According to other features, a system that facilitates mitigating a hazardous condition in a lamp may comprise means for determining whether a step change in a current level has occurred means for determining whether a pulse width associated with the step change indicates that the step change was caused by at least one of an end-of-life condition for the lamp and an arcing condition at a lamp terminal, means for expediting lamp failure if the step change is determined to be caused by an end-of-life condition, and means for temporarily interrupting lamp operation for a predetermined period if the step change is determined to be caused by an arcing condition at a terminal of the lamp.
Conventional ballasts implement lamps in series and senses lamp rectification by using either over-voltage (e.g., wherein the lamp increases voltage as the e-mix in the cathode depletes) or by sensing voltage developed on a DC blocking capacitor when the rectified current goes through it. If the measured voltage is outside of a window of predetermined minima and maxima, a protection circuit typically responds by shutting down the ballast.
However, there are many deficiencies associated with the over-voltage sensing approach. First, the ballast needs to be able to support multiple wattages and lamp lengths that operate at different voltages. Second, the problem becomes even more pronounced when two or more lamps operate in a series configuration. Ballasts designed with such a detecting method often do not work reliably and may cause malfunction, even when the lamp is in good condition. In some cases, a protection circuit may react by initiating a ballast starting sequence, re-lamping, or even wiring length of a fixture by shutting down the ballast. The aforementioned issues make such a ballast operation unreliable at best.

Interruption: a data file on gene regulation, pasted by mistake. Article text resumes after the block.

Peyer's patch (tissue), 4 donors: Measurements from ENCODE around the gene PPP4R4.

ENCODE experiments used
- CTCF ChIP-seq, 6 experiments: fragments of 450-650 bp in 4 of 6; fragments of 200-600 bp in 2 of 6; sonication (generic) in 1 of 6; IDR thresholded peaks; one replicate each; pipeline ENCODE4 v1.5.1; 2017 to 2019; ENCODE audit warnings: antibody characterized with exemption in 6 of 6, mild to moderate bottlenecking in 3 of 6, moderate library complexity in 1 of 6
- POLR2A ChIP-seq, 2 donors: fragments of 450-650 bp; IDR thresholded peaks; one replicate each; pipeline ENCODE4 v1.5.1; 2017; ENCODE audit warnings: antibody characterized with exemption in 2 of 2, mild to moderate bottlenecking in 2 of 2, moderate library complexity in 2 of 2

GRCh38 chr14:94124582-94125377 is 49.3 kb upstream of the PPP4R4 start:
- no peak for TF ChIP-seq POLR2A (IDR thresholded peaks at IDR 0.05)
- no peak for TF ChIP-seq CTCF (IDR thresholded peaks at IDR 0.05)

Another mechanism for EOL detection detects the presence of rectification or unbalance of a lamp current using a capacitor in series with the lamp. If the DC value across the capacitor is outside of a window of predetermine values, the circuit shuts down the ballast to prevent the lamp end cap and holder from overheating, and thereby protects the ballast. In an effort to increase lumen efficacy, some lamp designs employ Krypton (Kr) as a buffer gas to improve the efficacy and usefulness of the lamps. The high content of Kr often causes striations in the lamp, even when used in a non-dimming application. Some ballast designs inject a DC current into the lamp to improve lamp stability, but the added DC component may confuse the EOL protection circuit. Component tolerance and imbalance of the controller drive circuit further aggravate these issues.
Various no-load protection methods have also been developed by ballast designers to protect the ballast from a no-load condition and to reduce excess high voltage present at socket contacts. Often this involves either sensing a DC current path on the cathode or voltage across the lamp. Neither method provides adequate and quick protection for the switching devices and the integrated circuitry of the control; rather, a no-load condition may cause failures in many ballasts.